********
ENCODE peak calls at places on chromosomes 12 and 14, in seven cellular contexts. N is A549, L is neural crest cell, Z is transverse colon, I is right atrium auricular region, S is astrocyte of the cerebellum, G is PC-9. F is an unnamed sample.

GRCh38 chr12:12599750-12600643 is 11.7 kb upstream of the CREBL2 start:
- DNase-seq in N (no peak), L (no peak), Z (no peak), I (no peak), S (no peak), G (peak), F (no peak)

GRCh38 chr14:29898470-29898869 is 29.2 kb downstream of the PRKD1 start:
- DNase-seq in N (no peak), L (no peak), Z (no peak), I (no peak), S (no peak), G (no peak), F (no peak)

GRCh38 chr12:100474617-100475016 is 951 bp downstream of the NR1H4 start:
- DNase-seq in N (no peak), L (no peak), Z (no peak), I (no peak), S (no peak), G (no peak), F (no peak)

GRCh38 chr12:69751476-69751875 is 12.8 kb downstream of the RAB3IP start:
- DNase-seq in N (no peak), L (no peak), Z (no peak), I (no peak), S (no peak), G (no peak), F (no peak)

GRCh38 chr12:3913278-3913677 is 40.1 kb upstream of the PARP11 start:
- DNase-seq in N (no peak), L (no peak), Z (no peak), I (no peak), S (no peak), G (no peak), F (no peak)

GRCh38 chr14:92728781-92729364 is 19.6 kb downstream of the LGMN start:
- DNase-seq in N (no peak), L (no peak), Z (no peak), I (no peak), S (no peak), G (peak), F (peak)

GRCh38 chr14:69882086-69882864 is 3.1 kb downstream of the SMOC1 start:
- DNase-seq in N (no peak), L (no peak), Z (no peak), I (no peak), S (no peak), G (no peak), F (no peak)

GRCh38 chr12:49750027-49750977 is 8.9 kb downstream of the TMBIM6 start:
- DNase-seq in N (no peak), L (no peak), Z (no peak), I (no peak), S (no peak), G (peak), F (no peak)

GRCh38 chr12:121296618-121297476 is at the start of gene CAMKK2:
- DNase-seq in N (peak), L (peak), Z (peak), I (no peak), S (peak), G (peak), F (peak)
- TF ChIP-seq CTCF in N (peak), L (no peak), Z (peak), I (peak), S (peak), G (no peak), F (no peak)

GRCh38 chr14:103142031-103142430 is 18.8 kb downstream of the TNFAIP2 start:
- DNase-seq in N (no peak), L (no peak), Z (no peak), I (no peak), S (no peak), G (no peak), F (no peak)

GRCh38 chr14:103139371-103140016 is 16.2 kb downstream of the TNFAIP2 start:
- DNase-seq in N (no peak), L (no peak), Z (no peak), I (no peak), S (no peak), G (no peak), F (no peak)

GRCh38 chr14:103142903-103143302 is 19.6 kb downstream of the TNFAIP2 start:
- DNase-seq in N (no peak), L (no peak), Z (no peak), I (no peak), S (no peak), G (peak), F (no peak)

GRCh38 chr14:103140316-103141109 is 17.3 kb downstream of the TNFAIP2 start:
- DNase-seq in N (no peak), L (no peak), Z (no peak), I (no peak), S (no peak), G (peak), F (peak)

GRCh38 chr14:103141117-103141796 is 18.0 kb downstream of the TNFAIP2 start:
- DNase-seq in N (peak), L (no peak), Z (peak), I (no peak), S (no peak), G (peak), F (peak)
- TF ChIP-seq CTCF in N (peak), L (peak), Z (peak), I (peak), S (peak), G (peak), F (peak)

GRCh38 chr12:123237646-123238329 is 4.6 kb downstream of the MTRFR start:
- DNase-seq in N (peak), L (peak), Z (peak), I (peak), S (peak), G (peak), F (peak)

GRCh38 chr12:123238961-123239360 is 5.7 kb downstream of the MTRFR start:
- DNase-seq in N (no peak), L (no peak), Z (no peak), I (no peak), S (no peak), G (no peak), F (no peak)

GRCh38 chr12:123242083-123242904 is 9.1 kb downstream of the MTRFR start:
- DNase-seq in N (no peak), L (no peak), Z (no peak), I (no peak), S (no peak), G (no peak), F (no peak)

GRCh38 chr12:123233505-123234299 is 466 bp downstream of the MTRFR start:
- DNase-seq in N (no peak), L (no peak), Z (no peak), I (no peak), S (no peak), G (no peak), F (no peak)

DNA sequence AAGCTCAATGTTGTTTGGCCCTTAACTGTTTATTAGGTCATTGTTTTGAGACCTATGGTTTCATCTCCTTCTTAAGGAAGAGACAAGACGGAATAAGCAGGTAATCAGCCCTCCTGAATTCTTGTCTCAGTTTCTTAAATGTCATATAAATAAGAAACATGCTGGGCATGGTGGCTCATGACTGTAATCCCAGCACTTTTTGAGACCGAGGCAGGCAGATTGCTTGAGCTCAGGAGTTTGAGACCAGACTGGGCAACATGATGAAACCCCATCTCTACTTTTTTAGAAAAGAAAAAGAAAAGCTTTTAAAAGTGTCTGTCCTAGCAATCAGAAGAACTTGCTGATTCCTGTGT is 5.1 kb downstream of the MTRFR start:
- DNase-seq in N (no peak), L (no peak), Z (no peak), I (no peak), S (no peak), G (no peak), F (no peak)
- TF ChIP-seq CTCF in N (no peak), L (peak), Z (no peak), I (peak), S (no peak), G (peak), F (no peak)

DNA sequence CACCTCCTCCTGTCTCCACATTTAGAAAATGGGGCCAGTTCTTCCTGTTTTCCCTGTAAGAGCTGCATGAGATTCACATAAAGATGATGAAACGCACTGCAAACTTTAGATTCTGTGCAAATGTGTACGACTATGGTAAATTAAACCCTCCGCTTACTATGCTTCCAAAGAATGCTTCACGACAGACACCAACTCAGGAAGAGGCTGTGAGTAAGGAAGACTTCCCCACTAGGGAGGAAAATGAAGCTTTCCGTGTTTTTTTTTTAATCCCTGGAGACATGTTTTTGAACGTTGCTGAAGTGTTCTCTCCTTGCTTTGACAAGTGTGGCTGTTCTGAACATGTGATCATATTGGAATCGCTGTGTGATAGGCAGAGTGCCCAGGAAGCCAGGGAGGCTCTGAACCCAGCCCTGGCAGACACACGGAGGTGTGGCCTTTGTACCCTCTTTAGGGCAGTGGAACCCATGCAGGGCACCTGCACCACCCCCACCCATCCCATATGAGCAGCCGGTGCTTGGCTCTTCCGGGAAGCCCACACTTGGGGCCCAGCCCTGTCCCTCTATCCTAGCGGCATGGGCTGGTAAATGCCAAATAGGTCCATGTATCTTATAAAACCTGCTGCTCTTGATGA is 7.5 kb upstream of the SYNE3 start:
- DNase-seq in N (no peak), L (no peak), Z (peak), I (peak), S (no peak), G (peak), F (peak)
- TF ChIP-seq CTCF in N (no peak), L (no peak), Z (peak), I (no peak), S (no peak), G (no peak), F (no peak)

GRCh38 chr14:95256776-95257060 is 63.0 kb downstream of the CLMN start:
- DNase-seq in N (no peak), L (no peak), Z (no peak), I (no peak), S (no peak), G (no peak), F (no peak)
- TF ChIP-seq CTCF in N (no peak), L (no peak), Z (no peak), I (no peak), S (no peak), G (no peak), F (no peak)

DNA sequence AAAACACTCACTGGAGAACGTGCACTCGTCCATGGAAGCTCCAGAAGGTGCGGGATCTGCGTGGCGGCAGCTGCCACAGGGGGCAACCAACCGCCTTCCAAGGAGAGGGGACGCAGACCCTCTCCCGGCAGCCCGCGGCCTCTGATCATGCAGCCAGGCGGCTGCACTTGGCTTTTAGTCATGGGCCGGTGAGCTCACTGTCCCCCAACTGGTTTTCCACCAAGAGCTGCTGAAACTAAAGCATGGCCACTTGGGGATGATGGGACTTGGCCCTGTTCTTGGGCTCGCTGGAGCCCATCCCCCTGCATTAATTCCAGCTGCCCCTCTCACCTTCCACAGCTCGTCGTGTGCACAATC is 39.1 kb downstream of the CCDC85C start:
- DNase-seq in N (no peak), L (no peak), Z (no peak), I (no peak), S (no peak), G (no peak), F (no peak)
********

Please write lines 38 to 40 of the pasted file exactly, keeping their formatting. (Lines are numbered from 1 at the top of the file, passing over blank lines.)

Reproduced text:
GRCh38 chr12:123233505-123234299 is 466 bp downstream of the MTRFR start:
- DNase-seq in N (no peak), L (no peak), Z (no peak), I (no peak), S (no peak), G (no peak), F (no peak)

DNA sequence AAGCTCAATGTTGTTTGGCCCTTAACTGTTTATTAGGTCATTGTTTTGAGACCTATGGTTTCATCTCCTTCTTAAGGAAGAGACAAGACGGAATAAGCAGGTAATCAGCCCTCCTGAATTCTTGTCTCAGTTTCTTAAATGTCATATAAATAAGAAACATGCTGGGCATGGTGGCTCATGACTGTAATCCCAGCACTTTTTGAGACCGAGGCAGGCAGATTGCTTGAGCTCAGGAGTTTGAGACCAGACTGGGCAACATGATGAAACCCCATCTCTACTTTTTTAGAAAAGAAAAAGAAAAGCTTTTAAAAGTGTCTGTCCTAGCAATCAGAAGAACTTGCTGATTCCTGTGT is 5.1 kb downstream of the MTRFR start: